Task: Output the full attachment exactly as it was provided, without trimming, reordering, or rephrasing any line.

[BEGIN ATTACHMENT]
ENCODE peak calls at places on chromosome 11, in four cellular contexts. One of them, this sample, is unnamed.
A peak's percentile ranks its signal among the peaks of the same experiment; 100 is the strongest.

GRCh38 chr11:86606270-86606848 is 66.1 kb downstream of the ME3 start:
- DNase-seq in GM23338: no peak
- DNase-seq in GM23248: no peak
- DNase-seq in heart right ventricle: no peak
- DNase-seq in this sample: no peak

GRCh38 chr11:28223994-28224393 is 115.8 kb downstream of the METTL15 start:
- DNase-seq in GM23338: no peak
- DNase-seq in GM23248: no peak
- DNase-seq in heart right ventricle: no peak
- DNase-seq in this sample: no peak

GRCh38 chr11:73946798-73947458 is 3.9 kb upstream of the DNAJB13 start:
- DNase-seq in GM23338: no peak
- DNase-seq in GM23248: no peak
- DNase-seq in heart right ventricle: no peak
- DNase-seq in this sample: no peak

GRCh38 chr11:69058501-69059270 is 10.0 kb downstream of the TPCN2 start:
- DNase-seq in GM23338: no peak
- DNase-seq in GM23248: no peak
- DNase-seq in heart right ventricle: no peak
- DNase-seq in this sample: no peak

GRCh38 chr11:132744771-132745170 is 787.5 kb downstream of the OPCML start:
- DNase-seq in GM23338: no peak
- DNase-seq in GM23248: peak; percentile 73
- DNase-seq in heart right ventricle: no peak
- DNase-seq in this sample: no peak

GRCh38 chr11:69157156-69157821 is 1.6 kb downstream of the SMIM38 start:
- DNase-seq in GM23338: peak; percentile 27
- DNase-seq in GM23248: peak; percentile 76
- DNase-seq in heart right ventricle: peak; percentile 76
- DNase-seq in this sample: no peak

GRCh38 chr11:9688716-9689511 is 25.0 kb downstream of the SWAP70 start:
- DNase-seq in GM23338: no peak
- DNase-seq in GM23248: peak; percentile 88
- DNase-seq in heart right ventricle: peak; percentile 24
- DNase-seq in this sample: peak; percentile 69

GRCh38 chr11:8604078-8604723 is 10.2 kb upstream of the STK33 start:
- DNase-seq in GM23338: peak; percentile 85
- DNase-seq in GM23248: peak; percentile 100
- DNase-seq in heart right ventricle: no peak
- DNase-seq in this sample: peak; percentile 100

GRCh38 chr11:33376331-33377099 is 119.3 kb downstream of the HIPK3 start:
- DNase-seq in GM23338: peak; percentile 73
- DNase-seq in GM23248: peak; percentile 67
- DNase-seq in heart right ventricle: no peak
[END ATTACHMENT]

ENCODE peak calls at places on chromosome 11, in four cellular contexts. One of them, this sample, is unnamed.
A peak's percentile ranks its signal among the peaks of the same experiment; 100 is the strongest.

GRCh38 chr11:86606270-86606848 is 66.1 kb downstream of the ME3 start:
- DNase-seq in GM23338: no peak
- DNase-seq in GM23248: no peak
- DNase-seq in heart right ventricle: no peak
- DNase-seq in this sample: no peak

GRCh38 chr11:28223994-28224393 is 115.8 kb downstream of the METTL15 start:
- DNase-seq in GM23338: no peak
- DNase-seq in GM23248: no peak
- DNase-seq in heart right ventricle: no peak
- DNase-seq in this sample: no peak

GRCh38 chr11:73946798-73947458 is 3.9 kb upstream of the DNAJB13 start:
- DNase-seq in GM23338: no peak
- DNase-seq in GM23248: no peak
- DNase-seq in heart right ventricle: no peak
- DNase-seq in this sample: no peak

GRCh38 chr11:69058501-69059270 is 10.0 kb downstream of the TPCN2 start:
- DNase-seq in GM23338: no peak
- DNase-seq in GM23248: no peak
- DNase-seq in heart right ventricle: no peak
- DNase-seq in this sample: no peak

GRCh38 chr11:132744771-132745170 is 787.5 kb downstream of the OPCML start:
- DNase-seq in GM23338: no peak
- DNase-seq in GM23248: peak; percentile 73
- DNase-seq in heart right ventricle: no peak
- DNase-seq in this sample: no peak

GRCh38 chr11:69157156-69157821 is 1.6 kb downstream of the SMIM38 start:
- DNase-seq in GM23338: peak; percentile 27
- DNase-seq in GM23248: peak; percentile 76
- DNase-seq in heart right ventricle: peak; percentile 76
- DNase-seq in this sample: no peak

GRCh38 chr11:9688716-9689511 is 25.0 kb downstream of the SWAP70 start:
- DNase-seq in GM23338: no peak
- DNase-seq in GM23248: peak; percentile 88
- DNase-seq in heart right ventricle: peak; percentile 24
- DNase-seq in this sample: peak; percentile 69

GRCh38 chr11:8604078-8604723 is 10.2 kb upstream of the STK33 start:
- DNase-seq in GM23338: peak; percentile 85
- DNase-seq in GM23248: peak; percentile 100
- DNase-seq in heart right ventricle: no peak
- DNase-seq in this sample: peak; percentile 100

GRCh38 chr11:33376331-33377099 is 119.3 kb downstream of the HIPK3 start:
- DNase-seq in GM23338: peak; percentile 73
- DNase-seq in GM23248: peak; percentile 67
- DNase-seq in heart right ventricle: no peak